Intellectual Property and the Internet/Anonymizers

An anonymizer or an anonymous proxy is a tool that attempts to make activity on the Internet untraceable. It is a proxy server computer that acts as an intermediary and privacy shield between a client computer and the rest of the Internet. It accesses the Internet on the user's behalf, protecting personal information by hiding the client computer's identifying information.[1]



There are many purposes for using anonymizers. Anonymizers help minimize risk. They can be used to prevent identity theft, or to protect search histories from public disclosure.

However, anonymizers can also be used by individuals wishing to avoid the consequences of engaging in criminal, disruptive, or socially unacceptable behaviour online. For example much of the child pornography distributed through the internet is accessed through anonymizers. Also, they are used to bypass web technologies that limit online content access to a certain number of minutes or quantity of data.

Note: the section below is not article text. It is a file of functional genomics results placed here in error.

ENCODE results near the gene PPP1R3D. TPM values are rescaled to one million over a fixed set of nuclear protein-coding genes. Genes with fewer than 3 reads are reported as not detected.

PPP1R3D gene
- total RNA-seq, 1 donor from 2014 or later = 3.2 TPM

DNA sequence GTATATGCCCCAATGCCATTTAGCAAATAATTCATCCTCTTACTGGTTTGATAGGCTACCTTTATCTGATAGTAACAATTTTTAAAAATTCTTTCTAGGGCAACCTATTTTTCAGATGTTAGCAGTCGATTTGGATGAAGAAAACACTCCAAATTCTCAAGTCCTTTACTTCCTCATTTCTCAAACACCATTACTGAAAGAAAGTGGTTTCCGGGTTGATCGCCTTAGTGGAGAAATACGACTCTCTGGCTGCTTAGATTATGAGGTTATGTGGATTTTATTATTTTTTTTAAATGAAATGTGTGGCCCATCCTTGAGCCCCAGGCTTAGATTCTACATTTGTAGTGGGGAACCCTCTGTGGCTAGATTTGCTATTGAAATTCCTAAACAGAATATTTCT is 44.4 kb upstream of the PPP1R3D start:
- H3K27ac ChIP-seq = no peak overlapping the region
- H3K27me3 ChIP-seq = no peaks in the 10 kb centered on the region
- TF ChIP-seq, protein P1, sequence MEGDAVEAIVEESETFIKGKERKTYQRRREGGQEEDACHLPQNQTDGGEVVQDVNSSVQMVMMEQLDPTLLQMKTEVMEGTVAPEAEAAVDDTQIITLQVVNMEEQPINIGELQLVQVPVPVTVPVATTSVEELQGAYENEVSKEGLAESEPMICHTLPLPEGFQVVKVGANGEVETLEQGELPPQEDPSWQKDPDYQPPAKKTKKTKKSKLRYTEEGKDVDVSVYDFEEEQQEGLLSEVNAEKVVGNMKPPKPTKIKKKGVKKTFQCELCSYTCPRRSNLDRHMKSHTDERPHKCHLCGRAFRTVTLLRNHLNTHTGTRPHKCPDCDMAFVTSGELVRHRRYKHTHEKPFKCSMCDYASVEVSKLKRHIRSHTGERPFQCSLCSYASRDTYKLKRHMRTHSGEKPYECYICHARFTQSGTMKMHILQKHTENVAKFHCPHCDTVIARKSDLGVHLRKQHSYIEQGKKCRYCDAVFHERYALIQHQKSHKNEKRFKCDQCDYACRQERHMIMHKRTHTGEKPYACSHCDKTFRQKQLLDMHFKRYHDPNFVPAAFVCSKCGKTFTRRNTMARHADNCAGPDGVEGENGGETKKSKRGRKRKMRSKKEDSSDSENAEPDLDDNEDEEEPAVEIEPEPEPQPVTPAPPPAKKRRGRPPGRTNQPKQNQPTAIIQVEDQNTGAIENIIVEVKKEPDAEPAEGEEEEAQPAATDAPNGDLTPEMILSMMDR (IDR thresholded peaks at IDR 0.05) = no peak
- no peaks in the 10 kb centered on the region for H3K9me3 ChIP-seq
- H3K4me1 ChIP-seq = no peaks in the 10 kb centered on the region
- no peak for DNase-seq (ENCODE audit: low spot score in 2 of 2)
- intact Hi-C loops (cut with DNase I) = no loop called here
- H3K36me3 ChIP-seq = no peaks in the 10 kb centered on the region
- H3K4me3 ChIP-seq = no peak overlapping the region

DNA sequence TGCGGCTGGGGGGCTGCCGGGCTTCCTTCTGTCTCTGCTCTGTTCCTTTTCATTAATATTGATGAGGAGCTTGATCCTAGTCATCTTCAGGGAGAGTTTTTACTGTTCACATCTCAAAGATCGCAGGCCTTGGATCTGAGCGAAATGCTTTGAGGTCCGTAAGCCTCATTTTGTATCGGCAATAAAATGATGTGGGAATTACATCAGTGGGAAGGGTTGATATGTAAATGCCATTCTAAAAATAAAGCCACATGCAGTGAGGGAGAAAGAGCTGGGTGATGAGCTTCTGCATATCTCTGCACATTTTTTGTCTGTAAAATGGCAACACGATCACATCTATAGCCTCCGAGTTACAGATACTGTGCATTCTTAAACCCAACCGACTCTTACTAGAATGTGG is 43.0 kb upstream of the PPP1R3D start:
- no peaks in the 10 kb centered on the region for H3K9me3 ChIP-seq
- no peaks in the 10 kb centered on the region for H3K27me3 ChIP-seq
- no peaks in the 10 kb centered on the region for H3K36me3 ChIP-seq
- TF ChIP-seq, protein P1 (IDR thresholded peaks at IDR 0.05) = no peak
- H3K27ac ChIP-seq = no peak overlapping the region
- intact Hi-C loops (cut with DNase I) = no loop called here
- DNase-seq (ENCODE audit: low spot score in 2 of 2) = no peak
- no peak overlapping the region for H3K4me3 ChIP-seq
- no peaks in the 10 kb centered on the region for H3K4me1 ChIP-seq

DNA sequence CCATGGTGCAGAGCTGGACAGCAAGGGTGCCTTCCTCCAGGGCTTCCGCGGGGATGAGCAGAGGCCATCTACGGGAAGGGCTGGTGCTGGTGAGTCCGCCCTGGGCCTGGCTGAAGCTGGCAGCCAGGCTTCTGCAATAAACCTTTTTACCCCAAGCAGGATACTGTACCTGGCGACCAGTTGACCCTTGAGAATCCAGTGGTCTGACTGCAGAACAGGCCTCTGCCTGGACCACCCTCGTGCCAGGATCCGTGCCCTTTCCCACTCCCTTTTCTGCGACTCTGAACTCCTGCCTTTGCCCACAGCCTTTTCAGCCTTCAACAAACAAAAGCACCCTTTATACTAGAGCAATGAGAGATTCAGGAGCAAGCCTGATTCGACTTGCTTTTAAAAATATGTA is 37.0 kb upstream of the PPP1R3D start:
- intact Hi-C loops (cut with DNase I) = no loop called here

Some countries, especially dictatorships or Islamic countries, fail to serve the rights of minority groups, or oppress any opposition to their government. These countries apply heavy censorship on the internet, sometimes with the death penalty.[2] Anonymizers can help in allowing free access to all of the internet content, but cannot help against persecution for accessing the Anonymizer website itself. Furthermore, as information itself about Anonymizer websites are banned in these countries,[3] users are wary that they may be falling into a government set trap.[4]

Libertarian and other movements concerned with the growing Orwellian grip of governments in free societies advocate using Anonymizer services in order to avoid government or other organized tracking.[5]